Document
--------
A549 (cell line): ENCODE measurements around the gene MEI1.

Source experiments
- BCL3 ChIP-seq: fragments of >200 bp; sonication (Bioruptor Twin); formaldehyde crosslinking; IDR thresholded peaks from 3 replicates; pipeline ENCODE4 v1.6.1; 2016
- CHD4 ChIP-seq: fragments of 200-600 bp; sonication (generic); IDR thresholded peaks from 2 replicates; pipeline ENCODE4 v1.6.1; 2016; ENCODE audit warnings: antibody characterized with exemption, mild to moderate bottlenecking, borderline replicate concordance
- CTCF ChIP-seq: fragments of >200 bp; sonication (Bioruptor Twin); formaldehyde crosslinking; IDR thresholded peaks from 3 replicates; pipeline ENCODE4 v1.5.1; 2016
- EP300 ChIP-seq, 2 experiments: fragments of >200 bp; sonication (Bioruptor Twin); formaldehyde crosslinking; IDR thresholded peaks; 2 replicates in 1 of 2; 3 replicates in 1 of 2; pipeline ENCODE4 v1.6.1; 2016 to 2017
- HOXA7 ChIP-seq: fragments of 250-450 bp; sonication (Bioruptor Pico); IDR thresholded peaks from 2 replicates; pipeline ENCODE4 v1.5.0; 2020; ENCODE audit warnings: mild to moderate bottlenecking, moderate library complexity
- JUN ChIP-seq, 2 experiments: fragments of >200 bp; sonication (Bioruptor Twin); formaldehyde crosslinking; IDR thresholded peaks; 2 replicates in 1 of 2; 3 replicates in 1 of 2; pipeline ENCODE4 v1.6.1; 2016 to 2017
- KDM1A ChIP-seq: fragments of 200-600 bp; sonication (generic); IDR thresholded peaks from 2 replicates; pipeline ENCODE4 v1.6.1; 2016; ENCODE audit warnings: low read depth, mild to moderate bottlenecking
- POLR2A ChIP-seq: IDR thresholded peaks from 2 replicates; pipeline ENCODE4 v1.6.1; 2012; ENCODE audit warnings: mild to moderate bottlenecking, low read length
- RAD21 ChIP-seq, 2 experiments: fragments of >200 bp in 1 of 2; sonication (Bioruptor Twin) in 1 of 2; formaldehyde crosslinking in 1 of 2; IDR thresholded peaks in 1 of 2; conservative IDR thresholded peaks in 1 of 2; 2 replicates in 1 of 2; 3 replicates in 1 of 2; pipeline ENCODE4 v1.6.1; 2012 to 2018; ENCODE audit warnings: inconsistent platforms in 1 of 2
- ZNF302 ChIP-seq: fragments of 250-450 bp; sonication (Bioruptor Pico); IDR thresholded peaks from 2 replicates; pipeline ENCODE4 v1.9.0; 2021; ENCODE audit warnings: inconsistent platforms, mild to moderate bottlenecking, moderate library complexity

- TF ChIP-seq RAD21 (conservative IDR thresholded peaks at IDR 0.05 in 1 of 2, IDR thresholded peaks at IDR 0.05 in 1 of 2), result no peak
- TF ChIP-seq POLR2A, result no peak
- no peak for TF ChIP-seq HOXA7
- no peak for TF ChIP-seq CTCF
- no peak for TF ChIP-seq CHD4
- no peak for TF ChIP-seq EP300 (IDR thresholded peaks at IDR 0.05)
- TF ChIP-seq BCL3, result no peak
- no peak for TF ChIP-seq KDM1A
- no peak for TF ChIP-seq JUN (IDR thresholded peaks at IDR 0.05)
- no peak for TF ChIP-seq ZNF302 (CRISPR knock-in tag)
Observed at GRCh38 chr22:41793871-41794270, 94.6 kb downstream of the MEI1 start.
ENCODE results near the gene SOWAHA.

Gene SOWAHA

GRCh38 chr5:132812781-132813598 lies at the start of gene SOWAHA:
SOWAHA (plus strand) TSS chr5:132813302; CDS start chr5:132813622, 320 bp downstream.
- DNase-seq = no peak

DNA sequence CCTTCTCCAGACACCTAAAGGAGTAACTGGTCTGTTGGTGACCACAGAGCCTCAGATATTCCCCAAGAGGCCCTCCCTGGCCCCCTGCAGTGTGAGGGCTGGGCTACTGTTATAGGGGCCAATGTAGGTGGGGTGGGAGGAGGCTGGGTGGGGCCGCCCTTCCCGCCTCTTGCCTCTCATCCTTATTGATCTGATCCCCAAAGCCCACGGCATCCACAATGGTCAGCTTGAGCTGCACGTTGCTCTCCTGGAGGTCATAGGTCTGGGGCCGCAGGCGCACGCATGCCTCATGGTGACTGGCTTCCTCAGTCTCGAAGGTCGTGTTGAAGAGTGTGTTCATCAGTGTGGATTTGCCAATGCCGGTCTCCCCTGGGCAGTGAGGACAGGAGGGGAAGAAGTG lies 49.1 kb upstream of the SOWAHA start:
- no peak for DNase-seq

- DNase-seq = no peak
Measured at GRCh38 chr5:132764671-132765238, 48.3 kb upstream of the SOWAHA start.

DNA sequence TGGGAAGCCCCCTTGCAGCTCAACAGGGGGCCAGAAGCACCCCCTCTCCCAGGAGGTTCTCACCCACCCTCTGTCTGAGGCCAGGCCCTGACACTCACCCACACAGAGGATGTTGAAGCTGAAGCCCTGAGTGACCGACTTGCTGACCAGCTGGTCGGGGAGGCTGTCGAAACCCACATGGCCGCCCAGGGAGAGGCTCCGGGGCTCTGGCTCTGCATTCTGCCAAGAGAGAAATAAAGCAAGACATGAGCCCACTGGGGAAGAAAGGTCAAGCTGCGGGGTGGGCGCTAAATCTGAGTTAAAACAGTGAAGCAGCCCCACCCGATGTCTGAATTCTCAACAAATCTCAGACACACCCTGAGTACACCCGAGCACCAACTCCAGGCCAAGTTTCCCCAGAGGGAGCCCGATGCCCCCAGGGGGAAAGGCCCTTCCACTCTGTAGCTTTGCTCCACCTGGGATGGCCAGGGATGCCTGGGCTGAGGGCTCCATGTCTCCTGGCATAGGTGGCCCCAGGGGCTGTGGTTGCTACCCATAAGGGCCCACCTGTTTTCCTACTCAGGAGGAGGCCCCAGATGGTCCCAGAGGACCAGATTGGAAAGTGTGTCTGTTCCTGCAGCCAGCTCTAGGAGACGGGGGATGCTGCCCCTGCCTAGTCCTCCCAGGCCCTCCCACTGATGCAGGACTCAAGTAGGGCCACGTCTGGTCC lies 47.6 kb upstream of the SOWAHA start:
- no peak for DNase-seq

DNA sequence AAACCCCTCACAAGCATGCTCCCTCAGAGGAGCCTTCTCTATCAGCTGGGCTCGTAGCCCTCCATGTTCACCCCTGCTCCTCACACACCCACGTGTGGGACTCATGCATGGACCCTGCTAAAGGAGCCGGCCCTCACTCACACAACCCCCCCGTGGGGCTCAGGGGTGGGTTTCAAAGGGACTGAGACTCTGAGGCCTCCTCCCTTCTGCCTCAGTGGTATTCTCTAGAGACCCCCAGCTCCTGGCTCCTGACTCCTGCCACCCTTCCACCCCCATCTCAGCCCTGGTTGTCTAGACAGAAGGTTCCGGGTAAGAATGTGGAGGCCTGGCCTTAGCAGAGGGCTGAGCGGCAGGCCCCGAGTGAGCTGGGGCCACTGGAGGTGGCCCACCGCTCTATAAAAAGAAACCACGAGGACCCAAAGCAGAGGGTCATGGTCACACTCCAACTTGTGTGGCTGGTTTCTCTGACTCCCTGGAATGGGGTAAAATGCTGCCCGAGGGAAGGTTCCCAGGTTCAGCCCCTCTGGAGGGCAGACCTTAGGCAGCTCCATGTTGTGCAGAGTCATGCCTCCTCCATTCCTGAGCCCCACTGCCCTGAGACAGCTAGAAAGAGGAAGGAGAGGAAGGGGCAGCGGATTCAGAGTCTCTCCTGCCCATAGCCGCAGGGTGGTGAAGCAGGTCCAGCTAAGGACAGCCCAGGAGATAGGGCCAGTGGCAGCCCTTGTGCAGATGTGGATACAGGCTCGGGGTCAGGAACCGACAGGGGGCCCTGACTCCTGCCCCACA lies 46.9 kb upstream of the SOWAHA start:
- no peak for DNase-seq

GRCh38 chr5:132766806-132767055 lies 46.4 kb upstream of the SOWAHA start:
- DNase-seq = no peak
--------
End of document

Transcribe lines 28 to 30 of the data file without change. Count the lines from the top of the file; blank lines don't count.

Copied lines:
- DNase-seq = no peak

DNA sequence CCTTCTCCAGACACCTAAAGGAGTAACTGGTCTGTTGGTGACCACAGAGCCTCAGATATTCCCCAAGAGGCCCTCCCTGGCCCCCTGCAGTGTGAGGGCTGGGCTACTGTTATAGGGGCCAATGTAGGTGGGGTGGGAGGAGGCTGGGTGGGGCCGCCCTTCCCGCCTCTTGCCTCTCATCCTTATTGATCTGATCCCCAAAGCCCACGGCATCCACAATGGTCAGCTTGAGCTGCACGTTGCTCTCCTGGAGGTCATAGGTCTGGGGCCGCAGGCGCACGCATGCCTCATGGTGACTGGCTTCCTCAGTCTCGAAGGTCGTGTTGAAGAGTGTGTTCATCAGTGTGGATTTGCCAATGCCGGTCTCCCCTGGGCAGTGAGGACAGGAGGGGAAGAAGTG lies 49.1 kb upstream of the SOWAHA start:
- no peak for DNase-seq